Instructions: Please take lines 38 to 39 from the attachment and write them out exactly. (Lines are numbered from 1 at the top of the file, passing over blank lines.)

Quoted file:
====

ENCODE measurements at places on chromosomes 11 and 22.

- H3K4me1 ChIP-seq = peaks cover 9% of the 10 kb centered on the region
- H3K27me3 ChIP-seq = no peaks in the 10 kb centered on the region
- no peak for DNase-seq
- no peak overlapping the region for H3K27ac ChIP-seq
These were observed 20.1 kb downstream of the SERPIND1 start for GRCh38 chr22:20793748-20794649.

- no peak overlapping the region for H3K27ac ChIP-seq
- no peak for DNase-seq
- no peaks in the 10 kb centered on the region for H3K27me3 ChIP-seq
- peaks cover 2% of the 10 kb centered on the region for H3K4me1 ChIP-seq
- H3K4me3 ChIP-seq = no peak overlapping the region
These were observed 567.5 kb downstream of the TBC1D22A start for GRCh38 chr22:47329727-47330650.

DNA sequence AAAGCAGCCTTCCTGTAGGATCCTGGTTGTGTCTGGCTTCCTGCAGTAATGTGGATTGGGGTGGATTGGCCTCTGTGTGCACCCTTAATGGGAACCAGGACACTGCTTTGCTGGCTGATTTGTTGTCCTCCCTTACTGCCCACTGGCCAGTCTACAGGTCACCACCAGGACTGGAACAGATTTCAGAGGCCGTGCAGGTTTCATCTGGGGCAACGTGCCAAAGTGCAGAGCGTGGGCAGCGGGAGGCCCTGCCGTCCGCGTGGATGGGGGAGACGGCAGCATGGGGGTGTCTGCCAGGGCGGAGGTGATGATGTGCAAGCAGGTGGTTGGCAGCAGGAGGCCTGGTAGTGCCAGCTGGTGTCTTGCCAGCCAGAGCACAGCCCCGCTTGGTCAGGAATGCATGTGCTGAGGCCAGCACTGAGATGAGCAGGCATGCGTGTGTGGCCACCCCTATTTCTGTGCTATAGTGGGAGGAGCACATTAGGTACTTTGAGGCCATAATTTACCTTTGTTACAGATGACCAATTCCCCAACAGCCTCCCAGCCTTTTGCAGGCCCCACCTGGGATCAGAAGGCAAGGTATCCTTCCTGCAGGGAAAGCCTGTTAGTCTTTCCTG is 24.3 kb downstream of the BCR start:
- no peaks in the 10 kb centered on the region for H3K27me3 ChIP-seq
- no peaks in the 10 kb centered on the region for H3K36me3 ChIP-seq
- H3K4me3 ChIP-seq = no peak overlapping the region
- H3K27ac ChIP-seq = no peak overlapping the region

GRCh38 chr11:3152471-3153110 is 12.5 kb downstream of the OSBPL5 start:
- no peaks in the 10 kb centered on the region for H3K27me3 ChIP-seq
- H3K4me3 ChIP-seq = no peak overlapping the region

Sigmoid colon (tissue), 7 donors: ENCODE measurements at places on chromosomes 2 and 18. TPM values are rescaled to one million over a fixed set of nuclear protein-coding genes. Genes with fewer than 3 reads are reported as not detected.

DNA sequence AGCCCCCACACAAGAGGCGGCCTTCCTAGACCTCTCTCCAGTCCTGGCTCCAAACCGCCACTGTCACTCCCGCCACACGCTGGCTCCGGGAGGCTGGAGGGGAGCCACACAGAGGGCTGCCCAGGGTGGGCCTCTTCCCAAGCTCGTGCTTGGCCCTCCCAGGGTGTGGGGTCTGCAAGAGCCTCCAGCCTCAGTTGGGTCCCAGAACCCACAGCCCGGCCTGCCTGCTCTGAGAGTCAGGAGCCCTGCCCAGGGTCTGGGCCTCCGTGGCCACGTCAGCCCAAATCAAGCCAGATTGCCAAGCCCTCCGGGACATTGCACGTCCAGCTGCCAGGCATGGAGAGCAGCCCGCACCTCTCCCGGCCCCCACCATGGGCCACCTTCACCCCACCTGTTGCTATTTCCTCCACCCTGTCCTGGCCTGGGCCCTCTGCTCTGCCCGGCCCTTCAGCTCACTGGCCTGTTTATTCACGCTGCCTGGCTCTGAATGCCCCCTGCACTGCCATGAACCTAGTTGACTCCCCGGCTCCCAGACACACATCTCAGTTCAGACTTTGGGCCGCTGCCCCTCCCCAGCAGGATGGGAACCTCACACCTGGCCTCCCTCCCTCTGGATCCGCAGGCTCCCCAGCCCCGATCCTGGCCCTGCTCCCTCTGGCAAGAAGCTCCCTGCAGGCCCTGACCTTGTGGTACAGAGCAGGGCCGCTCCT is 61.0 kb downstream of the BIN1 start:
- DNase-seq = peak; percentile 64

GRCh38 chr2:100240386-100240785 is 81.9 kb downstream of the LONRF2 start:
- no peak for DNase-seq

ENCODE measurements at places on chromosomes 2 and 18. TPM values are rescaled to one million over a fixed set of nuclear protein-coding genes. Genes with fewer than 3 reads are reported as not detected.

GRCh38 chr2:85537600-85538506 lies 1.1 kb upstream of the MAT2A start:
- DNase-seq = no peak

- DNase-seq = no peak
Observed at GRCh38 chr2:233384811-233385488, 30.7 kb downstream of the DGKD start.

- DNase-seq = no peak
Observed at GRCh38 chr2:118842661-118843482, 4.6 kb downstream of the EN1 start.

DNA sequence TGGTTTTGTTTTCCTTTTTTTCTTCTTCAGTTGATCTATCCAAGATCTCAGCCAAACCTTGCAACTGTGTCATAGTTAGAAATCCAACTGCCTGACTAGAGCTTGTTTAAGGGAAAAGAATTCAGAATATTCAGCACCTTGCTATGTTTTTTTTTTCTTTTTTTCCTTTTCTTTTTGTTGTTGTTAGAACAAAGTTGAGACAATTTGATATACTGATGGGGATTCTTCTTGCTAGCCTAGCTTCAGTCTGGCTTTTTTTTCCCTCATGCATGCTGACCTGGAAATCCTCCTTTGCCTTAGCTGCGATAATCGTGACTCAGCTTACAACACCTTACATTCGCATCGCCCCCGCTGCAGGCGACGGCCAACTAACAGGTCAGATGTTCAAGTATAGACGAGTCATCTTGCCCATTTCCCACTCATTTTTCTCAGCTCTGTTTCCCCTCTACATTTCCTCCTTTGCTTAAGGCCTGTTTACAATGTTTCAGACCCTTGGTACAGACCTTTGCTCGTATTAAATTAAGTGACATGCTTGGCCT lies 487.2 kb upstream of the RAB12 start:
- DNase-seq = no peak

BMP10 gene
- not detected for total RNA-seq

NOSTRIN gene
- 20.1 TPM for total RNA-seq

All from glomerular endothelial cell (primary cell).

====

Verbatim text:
- 20.1 TPM for total RNA-seq

All from glomerular endothelial cell (primary cell).